Skip to main content

sand wasp

sand wasp (Bicyrtes quadrifasciatus)

Features and Behaviors

This sand wasp is about 0.75 to 1.0 inch in length. It has four cream-colored abdominal stripes that become further apart from each other along the midline as they reach the posterior end of the abdomen.

This species nests singly, but there may be many single nests in colonies in sandy areas. It prefers open, sunny areas with sand in which the female digs a tunnel, as much as 12 inches deep, to lay her eggs. The female adult of this species, also known as the stink bug hunter, hunts for nymphs of true bugs, mainly stink bug nymphs, and leaf-footed bugs. The female stings the nymph to paralyze it, and then flies with it to her underground burrow. She stocks her nest with the paralyzed nymphs that will be eaten by her larvae. The adult female feeds on flower nectar. Found statewide, this wasp is only active for about a month. It is a pollinator and is also beneficial for killing nymphs of the invasive brown marmorated stink bug (Halyomorpha halys). A species of fly acts as a kleptoparasite, at some of the nest sites following the female into the burrow and laying an egg on the paralyzed insect that its larva will eat, effectively starving and thus killing the wasp larva.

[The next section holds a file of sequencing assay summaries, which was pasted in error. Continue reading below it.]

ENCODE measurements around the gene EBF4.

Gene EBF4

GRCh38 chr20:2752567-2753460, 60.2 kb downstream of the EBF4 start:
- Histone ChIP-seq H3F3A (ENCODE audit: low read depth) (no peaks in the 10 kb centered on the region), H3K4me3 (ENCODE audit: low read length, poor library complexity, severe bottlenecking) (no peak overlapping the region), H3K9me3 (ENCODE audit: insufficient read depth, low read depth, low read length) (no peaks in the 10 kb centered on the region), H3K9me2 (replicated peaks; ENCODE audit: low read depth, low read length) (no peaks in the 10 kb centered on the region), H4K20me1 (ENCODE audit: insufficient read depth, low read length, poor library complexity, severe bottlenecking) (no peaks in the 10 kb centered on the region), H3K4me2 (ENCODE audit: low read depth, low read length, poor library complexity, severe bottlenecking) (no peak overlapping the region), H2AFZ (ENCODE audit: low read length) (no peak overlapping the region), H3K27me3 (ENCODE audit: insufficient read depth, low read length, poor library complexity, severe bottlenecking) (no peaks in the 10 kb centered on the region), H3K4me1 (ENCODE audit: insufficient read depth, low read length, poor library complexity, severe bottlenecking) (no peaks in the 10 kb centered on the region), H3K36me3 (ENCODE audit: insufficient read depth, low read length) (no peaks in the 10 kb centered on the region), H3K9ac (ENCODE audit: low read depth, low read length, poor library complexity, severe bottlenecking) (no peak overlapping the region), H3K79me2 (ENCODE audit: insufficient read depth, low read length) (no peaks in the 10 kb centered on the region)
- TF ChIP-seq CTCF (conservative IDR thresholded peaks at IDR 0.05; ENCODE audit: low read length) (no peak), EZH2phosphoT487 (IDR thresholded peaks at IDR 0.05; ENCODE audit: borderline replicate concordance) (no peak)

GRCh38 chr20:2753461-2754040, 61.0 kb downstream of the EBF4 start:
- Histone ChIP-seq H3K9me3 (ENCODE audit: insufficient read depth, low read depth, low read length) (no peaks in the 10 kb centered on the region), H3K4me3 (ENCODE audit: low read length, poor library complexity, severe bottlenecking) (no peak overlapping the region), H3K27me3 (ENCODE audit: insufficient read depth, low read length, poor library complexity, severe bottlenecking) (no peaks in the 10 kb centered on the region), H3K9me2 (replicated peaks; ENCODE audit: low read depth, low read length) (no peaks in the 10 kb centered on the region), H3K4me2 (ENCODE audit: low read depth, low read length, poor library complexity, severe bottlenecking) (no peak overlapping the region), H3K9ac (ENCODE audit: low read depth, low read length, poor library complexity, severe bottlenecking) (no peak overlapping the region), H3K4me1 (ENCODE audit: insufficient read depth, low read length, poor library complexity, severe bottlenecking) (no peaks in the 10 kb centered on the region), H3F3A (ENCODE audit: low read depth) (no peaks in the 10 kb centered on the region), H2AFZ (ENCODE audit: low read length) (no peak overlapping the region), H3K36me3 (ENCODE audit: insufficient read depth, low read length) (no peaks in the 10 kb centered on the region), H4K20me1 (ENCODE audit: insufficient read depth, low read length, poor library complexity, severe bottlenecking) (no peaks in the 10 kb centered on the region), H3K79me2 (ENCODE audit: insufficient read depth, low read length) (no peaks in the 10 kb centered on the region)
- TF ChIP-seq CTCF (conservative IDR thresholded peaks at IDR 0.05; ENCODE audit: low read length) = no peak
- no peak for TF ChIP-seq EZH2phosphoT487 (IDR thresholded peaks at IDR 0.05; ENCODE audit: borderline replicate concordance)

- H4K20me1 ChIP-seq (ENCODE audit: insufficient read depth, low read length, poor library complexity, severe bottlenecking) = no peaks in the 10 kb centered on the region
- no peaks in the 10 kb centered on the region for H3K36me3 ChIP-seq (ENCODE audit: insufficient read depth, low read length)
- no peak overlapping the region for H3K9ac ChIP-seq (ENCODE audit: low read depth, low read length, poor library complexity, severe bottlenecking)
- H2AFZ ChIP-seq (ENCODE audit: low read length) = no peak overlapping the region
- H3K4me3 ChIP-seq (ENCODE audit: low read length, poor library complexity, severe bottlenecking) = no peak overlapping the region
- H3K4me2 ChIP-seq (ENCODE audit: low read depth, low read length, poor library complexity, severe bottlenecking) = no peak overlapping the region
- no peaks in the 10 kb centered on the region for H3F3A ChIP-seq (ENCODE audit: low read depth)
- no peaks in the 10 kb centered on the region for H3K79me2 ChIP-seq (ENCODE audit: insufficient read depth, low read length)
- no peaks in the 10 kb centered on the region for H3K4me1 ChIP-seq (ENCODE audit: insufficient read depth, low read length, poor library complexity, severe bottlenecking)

Illinois Range


​Kingdom: Animalia

Phylum: Arthropoda

Class: Insecta

Order: Hymenoptera

Family: Crabronidae

Illinois Status: common, native